Barrier Boot
The black Davis Manufacturing Barrier Boot is an all-purpose, one-piece, waterproof, molded polyurethane boot, with a “tongue” in the back to aid application and an adjustable webbing strap for a snug fit. It retails at $20 per boot (more for X-large). It has a horseshoe-shape ground surface, with no contact at the center and with grooves/ribs for traction. The interior is smooth and flat. The front and sides cover the coronary band and extend slightly up the pastern. And, while not designed for riding, we found it secure enough to get your horse home comfortably in the event of a mishap, tough enough to take turnout and adjustable enough to accommodate a bandage or poultice.

Davis Horse Boot
The Davis Manufacturing Horse Boot ($25) is a fetlock-tall one-piece boot with a bright blue lightweight “upper” molded onto a one-piece boot with a triple-layer black bottom and a securing/tightening strap at the top. It resembles a tall pair of galoshes. The boot has multiple small projections of the same material on the ground surface. The ground surface is concave at the frog, convex on the inside of the boot at the frog.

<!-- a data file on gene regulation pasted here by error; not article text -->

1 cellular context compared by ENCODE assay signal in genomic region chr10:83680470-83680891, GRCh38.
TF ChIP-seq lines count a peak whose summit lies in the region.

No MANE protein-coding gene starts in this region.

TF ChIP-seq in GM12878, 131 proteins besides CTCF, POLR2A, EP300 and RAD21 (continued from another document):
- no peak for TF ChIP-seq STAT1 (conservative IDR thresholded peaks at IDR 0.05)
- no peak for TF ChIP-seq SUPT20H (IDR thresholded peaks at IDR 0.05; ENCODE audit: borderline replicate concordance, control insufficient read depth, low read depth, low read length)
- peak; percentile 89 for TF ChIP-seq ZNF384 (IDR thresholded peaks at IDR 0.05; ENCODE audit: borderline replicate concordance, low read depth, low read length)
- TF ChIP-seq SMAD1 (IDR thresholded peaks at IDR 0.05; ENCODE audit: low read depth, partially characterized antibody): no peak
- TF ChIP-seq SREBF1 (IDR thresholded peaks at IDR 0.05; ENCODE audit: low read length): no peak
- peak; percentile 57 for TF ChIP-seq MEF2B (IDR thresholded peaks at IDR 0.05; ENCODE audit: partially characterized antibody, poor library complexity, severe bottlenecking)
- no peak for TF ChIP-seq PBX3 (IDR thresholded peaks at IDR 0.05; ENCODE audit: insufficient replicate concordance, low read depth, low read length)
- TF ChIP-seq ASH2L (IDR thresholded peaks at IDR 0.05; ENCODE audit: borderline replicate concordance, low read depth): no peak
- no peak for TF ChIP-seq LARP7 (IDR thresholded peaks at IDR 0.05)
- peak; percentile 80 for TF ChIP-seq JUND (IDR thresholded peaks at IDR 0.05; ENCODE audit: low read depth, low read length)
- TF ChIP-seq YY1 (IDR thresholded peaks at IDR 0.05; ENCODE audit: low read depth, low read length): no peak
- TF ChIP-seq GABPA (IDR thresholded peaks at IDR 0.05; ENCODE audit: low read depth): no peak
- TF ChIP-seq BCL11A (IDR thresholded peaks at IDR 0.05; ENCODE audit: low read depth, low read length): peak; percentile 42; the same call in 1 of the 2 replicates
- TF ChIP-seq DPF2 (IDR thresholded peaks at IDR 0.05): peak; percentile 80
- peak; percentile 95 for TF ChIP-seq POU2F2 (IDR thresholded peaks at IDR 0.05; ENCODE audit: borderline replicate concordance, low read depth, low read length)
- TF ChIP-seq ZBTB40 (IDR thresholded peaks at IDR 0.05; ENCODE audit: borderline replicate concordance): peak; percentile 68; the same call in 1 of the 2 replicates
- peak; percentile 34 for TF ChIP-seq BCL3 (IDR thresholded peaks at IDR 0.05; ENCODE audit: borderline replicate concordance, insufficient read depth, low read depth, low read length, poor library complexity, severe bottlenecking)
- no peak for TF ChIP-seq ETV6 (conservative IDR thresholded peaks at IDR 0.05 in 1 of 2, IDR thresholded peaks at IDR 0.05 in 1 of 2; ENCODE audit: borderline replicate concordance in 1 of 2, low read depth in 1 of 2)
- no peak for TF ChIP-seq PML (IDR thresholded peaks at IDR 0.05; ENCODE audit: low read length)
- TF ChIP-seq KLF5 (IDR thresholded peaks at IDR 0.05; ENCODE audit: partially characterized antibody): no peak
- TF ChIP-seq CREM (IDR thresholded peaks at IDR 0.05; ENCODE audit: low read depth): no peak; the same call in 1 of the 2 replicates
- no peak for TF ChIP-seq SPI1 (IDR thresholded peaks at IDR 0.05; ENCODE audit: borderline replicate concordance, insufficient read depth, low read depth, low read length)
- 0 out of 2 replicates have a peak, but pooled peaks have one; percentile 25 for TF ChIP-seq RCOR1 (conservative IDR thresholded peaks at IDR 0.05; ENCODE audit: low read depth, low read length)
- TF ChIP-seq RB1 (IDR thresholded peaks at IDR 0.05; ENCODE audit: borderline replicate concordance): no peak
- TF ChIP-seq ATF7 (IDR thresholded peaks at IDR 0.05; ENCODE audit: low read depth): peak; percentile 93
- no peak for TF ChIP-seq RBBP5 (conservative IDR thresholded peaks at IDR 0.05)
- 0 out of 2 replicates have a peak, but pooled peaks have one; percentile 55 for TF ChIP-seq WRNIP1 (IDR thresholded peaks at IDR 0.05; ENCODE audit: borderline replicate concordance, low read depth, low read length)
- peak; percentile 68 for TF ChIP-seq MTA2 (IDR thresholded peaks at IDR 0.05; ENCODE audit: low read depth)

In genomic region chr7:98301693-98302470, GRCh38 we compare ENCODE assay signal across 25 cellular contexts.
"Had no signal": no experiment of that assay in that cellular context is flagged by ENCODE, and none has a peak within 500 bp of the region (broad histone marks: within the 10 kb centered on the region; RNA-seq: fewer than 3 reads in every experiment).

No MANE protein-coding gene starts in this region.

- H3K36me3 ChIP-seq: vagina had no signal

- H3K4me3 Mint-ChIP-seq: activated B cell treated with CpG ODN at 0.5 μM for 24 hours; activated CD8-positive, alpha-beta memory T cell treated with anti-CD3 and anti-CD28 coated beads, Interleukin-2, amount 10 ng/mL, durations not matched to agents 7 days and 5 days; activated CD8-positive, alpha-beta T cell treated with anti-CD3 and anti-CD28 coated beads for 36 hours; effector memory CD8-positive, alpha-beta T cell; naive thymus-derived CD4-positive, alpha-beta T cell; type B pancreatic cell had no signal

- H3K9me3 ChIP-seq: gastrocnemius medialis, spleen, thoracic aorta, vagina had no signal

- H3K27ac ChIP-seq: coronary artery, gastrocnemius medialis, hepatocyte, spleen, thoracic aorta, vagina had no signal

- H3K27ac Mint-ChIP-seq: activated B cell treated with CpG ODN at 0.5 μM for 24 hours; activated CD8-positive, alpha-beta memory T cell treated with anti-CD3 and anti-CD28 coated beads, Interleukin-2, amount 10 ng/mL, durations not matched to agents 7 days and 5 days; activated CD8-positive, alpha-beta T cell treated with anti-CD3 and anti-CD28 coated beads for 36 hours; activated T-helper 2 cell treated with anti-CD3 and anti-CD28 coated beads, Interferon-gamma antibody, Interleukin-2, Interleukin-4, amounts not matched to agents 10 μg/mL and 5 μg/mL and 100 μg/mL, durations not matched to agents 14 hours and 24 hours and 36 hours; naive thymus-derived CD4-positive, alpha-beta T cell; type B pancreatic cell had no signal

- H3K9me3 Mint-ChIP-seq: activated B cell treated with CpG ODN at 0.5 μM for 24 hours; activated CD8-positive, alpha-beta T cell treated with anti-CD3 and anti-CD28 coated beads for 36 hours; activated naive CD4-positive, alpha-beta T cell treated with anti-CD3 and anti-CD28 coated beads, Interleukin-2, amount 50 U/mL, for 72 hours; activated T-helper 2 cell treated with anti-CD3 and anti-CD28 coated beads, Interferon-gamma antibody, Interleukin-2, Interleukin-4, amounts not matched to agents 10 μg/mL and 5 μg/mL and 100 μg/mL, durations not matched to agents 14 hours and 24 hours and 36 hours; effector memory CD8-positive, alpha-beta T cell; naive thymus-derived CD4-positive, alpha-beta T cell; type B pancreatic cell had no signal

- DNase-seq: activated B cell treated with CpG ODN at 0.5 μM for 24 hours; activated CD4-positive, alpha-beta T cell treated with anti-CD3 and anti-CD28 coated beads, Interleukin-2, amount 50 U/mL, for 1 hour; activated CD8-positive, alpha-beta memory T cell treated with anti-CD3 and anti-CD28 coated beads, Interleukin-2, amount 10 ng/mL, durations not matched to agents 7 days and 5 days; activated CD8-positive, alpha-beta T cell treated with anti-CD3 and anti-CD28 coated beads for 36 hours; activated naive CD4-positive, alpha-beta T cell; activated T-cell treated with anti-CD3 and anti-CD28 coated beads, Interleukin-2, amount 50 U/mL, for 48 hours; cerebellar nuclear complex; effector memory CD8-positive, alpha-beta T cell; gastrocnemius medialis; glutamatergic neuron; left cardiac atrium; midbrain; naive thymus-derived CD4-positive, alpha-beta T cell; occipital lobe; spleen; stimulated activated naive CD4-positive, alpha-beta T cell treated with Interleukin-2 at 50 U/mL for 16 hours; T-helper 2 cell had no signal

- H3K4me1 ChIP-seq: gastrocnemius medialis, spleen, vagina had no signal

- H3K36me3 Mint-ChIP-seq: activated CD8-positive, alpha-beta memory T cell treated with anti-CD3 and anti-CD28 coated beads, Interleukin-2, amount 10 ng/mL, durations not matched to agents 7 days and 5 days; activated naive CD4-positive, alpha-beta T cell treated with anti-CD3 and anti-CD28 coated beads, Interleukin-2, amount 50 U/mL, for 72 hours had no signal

This boot was the toughest to apply and size properly, although the extra height did make it difficult for the horse to get it off. The bottom is somewhat less rigid than the Barrier Boot, but we didn’t like the Horse Boot’s contouring, which we felt may put upward pressure on the frog.

The biggest advantage these boots offer is if you have to turn your horse out in wet, deep mud conditions or frequently soak the hoof. The boot is tall enough to hold enough water to get the job done without the hassle of trying to keep your horse standing in a tub.